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Power Chords work perfectly on the guitar, especially in Rock, Metal, Blues, or even Pop. Technically, it consists of the root tone and the perfect 5th above. So, the critical part is that it doesn't bring in scale tone 3 (or -3), and for that reason, it creates a very open and transparent sound.
Let's step into some of its characteristics.
Did you know?
Power chords can be traced back to commercial recordings in the 1950s. Robert Palmer pointed to electric blues guitarists Willie Johnson and Pat Hare, both of whom played for Sun Records in the early 1950s, as the true originators of the power chord, citing as evidence Johnson's playing on Howlin' Wolf's "How Many More Years" (recorded 1951) and Hare's playing on James Cotton's "Cotton Crop Blues" (recorded 1954).
The Structure of Power Chords
To understand the structure of the power chord, let's have a quick look at the Overtone Series (OTS) as it clearly shows the register where this structure is used most often and most effectively.
All the action with power chords starts in the 2nd octave. That's the moment where scale tone 5 comes in for the first time. The fundamental is always most prominent as it appears in all of the octaves. Scale tone 5, however, is the second strongest tone in that series. The whole vertical structure becomes even more substantial when we double the root tone in an octave above, and this is how we get to three notes in our power chords.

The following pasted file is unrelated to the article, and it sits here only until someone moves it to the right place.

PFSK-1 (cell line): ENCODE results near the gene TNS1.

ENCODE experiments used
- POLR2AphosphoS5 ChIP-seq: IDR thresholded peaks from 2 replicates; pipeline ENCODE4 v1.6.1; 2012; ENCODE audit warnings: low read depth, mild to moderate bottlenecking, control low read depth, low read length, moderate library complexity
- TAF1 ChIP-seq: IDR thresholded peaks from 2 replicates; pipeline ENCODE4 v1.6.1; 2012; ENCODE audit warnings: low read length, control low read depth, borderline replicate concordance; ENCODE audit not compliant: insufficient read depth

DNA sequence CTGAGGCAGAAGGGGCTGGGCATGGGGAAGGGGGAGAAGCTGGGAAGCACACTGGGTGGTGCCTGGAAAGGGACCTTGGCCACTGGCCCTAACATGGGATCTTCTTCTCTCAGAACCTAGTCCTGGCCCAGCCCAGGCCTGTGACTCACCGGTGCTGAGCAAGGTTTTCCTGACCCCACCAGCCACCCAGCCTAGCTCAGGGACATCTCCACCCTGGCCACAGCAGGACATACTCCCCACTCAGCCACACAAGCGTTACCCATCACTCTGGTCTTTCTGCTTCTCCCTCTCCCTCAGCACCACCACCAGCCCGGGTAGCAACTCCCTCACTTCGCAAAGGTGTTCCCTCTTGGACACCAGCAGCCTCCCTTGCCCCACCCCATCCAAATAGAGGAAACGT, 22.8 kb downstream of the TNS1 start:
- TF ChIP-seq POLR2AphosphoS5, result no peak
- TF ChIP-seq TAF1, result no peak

Before we go any further, let's bring in a chart of all the power chords over all the various root tones available on the guitar.
Please have a look at all of those shapes from above. They never change. Usually, you don't apply any voice-leading rules to the chords but move them around in parallel. Power chords are strong in their stability and sound, and so, they work best when used in parallel (that's coming from the OTS).
The notation of power chords is simple, and you only have to add the number '5' to the note that you want to use as the root (like C5, A5, and so on).
Please note that there are different positions of the same power chord available on the guitar. For example, you can play the A5 on the lowest E-string or the A-string. We've chosen the E-string above so that we avoid using the open string as it is harder to control. However, using open strings can also be turned into an advantage. It depends on the context and changes the character of sound slightly. In the end, you make the choice.
The three notes (root - scale tone 5 - root above) create two intervals that we can both determine in the 2nd octave of the OTS. That's a "7" (a perfect fifth) and a "5" (a perfect fourth).
Note: When we talk about intervals, "5" stands for five chromatic steps between two notes. Using those numbers to describe distances is specific, and part of the Interval Theory that we teach at the Academy. Diatonic intervals, however, are not precise, and therefore, one needs to give further information like 'major, minor, diminished, or perfect,' and so on. This terminology can be quite confusing, especially to beginners, and therefore, we'll simply stick to numbers throughout all of our materials.
Interchanging 7s and 5s
Let's jump into the actual intervals a bit more. When you look at the intervals (5 and 7), it's pretty apparent that they add up to 12, that's the octave. Hence, they are complementary intervals. Instead of moving parallel all the time, let's try to interchange them, one for another.
For that purpose, let's start with a little line first and use that line in conjunction with 7s, or 5s, or both! That will give you some creative ideas for riffs and patterns.